Sunday, 12 June 2011

Work on Monday as usual!

Cheque books back in pockets, the Brown Booby is a Gannet.

First birders arrive on St Mary's for the Booby...No ladder required

As has been seen this week the top listers are having a bonanza at the moment, this time the ladders can be pushed aside and the cheque book birders out in force. The first arrivals at the dump on St mary's Scilly for the Brown Booby
Good luck lads remember your sleeping bags (great Blue Heron could strike again)

Saturday, 11 June 2011

It's not my real ladder?

It's my step Ladder !!
It's been a funny old week, stuck at work all week,a good bird 270 miles North and evidently one that provoked much discussion amongst birders and non- birders.
White throated Robin at Hartlepool was always going to attract a big crowd and many were certainly not disappointed going by the photos and video.
Back home I had to make do with a local Toucan that was in a nearby garden only viewable over the fence with a ladder. This made me think about obscure moments in my somewhat sporadic ( recent years) twitching times.

I remember attempting to see a Corncrake on Scilly in 1985 which was only viewable through a tight angle into a field and surrounded other hopeful birders I decided that as a result of short stature I'd be able to see the bird by sticking my head between the bars of the gate and twisting my head and bins to the side to look along the furrows. This was fine until a bright spark started to open the gate with my head still stuck in it!

Secondly whilst running for the Northern Oriole on St Agnes, Scilly I managed to come face to face and was almost run over by a tractor, possibly the only vehicle on the island with a very irate farmer!

This was nothing though compared to the birder that I saw run over in Hugh Town running for the ferry for the Hermit Thrush. As he bounced off the bonnet of the old ladies car she seemed somewhat bemused that he simply got up, and limped off towards the quay!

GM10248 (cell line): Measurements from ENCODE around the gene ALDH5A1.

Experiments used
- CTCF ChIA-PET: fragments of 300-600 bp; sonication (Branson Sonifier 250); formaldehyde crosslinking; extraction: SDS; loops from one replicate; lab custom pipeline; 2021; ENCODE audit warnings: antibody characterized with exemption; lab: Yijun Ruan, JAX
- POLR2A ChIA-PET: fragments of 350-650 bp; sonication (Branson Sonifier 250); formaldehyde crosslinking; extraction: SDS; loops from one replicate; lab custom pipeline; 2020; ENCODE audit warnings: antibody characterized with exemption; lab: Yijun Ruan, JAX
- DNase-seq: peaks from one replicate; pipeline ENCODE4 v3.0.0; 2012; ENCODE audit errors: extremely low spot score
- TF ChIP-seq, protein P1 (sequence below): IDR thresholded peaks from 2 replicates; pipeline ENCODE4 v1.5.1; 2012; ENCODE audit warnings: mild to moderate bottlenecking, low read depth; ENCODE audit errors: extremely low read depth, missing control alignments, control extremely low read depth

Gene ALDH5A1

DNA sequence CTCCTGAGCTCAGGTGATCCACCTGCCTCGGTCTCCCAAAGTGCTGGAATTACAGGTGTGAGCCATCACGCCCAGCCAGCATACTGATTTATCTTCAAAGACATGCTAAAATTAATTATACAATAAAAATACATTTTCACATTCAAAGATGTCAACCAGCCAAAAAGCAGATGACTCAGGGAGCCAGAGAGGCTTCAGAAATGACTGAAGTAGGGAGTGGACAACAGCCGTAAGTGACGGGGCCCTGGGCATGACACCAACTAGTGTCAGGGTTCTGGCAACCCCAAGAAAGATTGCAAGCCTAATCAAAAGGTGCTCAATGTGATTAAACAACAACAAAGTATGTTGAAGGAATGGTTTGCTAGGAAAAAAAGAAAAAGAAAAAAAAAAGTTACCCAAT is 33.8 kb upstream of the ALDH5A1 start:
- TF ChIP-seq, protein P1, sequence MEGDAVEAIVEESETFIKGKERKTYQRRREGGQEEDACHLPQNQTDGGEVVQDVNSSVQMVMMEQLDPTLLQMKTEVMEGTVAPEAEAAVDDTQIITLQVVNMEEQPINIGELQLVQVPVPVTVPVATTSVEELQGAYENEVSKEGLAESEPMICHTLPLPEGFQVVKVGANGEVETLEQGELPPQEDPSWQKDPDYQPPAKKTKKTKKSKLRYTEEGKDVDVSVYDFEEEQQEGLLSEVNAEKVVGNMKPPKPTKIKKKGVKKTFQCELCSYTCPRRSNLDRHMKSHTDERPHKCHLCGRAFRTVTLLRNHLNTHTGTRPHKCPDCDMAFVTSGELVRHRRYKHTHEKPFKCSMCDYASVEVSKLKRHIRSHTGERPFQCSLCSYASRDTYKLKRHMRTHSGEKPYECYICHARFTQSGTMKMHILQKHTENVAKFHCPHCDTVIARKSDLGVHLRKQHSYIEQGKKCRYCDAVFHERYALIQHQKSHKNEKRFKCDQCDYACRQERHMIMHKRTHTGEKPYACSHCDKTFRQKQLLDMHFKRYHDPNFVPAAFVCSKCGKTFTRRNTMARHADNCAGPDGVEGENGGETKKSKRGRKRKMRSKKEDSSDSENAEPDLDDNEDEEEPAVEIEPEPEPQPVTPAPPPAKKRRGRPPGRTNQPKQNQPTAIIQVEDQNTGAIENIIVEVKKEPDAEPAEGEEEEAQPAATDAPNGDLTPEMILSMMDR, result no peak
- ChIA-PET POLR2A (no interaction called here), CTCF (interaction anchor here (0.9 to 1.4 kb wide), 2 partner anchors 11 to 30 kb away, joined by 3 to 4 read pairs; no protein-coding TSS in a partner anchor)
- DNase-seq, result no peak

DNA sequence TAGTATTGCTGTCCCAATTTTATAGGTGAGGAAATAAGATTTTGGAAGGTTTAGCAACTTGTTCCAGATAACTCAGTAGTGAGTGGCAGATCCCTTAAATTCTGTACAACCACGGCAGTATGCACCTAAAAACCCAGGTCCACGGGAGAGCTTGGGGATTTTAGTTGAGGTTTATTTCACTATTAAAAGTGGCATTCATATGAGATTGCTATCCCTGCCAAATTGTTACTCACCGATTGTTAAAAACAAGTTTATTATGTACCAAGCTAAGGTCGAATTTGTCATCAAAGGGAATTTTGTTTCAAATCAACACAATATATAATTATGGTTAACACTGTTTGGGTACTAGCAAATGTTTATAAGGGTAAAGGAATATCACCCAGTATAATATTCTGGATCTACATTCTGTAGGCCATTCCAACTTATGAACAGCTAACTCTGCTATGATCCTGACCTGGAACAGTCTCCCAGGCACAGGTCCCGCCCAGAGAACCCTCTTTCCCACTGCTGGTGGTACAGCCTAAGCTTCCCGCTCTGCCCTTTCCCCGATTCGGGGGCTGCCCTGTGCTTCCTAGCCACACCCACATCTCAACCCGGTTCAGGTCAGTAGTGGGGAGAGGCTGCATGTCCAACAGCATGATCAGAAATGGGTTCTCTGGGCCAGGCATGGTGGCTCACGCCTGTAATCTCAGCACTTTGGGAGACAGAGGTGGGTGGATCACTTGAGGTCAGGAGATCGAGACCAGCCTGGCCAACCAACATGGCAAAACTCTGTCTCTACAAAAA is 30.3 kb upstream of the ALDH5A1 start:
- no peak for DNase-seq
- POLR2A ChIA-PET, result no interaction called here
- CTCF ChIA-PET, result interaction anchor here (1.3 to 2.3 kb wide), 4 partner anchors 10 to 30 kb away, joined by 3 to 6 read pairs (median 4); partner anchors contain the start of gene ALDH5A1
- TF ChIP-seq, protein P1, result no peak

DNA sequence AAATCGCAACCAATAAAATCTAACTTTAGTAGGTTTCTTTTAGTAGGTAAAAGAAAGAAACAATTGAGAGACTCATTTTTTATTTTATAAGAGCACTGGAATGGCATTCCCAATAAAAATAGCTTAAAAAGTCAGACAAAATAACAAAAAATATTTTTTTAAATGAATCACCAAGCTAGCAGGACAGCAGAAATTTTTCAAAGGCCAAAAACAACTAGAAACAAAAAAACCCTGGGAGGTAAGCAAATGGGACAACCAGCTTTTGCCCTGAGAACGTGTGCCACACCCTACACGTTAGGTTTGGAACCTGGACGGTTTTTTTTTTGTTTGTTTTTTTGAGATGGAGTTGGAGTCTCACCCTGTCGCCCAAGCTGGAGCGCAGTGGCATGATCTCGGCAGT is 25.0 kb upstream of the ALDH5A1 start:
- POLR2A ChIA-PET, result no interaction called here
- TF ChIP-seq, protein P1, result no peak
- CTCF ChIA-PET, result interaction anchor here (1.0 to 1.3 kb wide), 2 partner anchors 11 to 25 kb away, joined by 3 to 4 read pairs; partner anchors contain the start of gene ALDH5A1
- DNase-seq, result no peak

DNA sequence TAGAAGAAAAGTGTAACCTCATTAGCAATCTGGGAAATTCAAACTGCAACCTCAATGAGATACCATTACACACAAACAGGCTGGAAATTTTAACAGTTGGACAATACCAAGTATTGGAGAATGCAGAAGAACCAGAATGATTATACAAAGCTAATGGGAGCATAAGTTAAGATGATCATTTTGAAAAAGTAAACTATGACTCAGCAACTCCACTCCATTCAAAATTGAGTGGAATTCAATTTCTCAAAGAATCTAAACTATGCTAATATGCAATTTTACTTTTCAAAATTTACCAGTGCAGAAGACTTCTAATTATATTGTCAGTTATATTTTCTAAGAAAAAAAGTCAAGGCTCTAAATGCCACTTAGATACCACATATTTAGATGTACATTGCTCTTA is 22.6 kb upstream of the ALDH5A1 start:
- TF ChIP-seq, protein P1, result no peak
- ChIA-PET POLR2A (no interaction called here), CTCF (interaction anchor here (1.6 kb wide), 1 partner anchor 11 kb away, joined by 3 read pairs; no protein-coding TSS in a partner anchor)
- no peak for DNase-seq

Twitching is a funny old game and yes we're all a bit nutty but we enjoy it and as a result I've made loads of great friends and had some great days out in the field. The Golden winged Warbler twitch was a day to remember especially when the double decker bus blocked several hundred birders views...........simple solution, driver turned his engine off as the bus couldn't proceed along the road and lots of birders climbed aboard to get more height to view the gardens. Another surreal moment of a birder swimming across to another island on Scilly to look for a Rough leg, or Pete Milford getting caught by the tide in Norfolk and swimming back to shore with his bins tied to the top of his head.

It's a peculiar pastime but so are many others whether it's driving several hundred miles to see a concert, a a moth in a fridge, a racing event or even a field where a caravan is pitched down and you wake up to the smell of bacon all around and toilet tent zips!!

It's whatever you enjoy

Must remember to add ladder to my Xmas list !

Monday, 6 June 2011

The story of the Old Bin Lady and the Dainty Damsels

Long long ago, on a far away island named Sheppey, lived One man and his blog but not so Far Far away another bridge was built over to the Island of Sheppey which alleviated the summer and bank holiday traffic problems caused by any boat taller than a canoe and the ceremonial lifting of the bridge. Such isolation from the mainland brought with it a rich variety of habitats and a flourishing set of pools situated next to the new bridge which could now be available to that new breed of birder, the damsel hunters!